The stockaded fort situated on the left bank of the Angara River. The fort had three towers that surmounted household structures and one passage-tower with a barn and chapel. By the beginning of the 18th century the Bratsk stockaded fort had lost its military significance.
In the 19th century the remaining south-western and north-western towers became part of the church fence in the Bratskoye village. During the construction of the Bratsk hydro power station, the territory of the stockaded fort turned out to be within the boundaries of a planned storage pond. Before flooding the old town of Bratsk the authorities held a very close examination of the fort remnants including archeological excavation.
At the end of the 1950’s the southern-western tower was transported to the Angara Village museum not far from the modern city of Bratsk, and the northern-western one is now located in the Kolomensloye museum in Moscow. During the rebuilding of the towers on their new sites some missing elements were reconstructed, particularly, a bottom row of the logs discovered during the excavation, the porch and stairs to the first floor, as well as watchmen towers. In the 1970’s, wooden monuments in the Kolomenskoye museum were under repair, so the roof and porch of the tower were renovated. By the end of the 1990’s, the same parts of the tower had to be restored again as well as the fort fence (tyn) that was re-installed in the museum after transportation.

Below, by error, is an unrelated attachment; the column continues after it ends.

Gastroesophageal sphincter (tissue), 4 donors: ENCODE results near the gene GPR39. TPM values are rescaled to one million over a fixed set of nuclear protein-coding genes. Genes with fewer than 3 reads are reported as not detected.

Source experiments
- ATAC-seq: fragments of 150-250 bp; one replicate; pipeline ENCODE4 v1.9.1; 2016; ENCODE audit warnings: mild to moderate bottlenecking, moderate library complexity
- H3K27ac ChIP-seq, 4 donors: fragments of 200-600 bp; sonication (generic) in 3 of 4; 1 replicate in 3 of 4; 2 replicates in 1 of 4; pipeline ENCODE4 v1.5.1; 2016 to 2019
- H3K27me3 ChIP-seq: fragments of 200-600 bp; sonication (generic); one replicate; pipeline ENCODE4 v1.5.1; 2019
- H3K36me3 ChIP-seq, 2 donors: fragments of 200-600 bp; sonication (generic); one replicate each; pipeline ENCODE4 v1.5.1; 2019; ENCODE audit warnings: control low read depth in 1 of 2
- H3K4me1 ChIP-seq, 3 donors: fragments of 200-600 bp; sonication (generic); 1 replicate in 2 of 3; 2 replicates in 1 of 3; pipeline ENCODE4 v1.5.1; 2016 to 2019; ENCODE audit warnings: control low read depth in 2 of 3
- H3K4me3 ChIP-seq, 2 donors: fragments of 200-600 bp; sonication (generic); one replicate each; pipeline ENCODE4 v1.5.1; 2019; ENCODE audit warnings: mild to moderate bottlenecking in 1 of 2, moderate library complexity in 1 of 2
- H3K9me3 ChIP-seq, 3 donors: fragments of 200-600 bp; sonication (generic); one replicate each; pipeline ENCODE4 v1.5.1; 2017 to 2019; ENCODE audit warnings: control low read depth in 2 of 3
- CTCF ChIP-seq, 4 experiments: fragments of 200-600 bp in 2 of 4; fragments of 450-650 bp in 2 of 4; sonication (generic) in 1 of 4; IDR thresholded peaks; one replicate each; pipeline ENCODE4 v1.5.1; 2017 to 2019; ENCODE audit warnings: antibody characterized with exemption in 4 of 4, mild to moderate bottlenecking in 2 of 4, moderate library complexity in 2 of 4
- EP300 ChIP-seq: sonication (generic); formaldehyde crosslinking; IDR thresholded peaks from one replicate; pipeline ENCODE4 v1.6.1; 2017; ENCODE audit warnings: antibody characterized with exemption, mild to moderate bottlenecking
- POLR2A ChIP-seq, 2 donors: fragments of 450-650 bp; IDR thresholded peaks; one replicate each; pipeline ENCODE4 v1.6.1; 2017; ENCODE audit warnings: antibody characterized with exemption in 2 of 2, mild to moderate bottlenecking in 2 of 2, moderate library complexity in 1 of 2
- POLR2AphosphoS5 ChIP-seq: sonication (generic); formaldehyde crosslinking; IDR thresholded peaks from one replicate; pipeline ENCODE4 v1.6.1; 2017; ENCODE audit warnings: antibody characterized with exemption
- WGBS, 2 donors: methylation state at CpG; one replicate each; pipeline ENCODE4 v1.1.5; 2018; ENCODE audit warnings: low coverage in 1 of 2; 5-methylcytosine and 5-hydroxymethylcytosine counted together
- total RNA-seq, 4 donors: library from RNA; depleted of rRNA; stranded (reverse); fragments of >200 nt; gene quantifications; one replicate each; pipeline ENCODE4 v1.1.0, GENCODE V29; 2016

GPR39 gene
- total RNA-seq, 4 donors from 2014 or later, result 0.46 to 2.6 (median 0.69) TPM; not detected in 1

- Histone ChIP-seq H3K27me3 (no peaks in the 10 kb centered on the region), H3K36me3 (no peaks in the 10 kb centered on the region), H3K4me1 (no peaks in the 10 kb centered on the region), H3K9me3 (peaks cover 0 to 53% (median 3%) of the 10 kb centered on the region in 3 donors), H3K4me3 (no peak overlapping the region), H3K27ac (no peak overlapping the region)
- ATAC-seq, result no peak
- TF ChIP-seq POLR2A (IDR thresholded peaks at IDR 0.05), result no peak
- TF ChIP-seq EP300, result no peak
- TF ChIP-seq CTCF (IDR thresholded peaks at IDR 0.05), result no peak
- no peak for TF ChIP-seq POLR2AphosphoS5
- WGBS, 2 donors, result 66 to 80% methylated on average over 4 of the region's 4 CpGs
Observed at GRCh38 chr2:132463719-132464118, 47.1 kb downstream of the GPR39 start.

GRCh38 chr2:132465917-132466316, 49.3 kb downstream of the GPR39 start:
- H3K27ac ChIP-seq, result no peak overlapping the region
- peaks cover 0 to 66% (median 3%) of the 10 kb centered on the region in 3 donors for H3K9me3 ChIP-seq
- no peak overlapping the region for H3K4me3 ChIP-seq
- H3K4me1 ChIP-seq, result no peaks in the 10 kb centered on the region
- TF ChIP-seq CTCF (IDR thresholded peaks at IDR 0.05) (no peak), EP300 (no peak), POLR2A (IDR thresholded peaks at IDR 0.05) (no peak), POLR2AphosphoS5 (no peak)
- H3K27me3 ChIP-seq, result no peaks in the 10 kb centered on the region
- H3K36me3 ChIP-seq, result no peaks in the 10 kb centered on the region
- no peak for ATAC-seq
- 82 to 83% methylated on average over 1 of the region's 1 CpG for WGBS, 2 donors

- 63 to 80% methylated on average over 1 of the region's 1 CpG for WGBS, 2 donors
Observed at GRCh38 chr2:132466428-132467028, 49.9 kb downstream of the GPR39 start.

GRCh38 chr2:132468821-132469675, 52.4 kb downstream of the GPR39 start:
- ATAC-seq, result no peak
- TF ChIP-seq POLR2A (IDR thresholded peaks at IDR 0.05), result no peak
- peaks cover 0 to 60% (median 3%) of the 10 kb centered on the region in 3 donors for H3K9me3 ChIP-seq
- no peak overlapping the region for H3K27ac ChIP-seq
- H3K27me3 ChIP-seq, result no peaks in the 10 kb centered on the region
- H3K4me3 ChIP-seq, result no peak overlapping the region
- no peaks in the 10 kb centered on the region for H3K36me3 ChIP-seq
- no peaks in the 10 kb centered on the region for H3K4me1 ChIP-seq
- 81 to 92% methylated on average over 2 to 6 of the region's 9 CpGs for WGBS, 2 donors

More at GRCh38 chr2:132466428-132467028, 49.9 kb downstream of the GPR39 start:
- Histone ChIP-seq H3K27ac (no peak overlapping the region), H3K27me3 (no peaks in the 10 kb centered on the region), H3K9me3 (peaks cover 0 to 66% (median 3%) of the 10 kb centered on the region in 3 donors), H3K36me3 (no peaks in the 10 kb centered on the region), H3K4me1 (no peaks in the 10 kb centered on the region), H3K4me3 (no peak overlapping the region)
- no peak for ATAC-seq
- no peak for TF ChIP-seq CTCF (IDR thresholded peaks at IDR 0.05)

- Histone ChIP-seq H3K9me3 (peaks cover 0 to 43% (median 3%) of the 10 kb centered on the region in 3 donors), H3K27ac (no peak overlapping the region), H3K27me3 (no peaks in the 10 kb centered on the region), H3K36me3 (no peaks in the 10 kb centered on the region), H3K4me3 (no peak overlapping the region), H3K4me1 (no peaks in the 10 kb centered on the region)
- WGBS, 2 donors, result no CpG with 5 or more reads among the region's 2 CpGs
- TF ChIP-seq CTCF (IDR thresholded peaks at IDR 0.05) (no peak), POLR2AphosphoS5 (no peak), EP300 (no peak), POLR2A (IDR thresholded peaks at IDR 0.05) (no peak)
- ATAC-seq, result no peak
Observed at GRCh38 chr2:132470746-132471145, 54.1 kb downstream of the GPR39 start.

In 2007 a complex restoration of the monument took place: the bottom row of the logs was reconstructed, some elements made of modern materials were added in order to increase the strength of the wooden parts of the tower, surface decay was removed. During the reconstruction new methods, such as reinforcement and gluing of weakened wooden parts, were implemented with the help of instruments produced according to the samples of those used during the construction of the tower.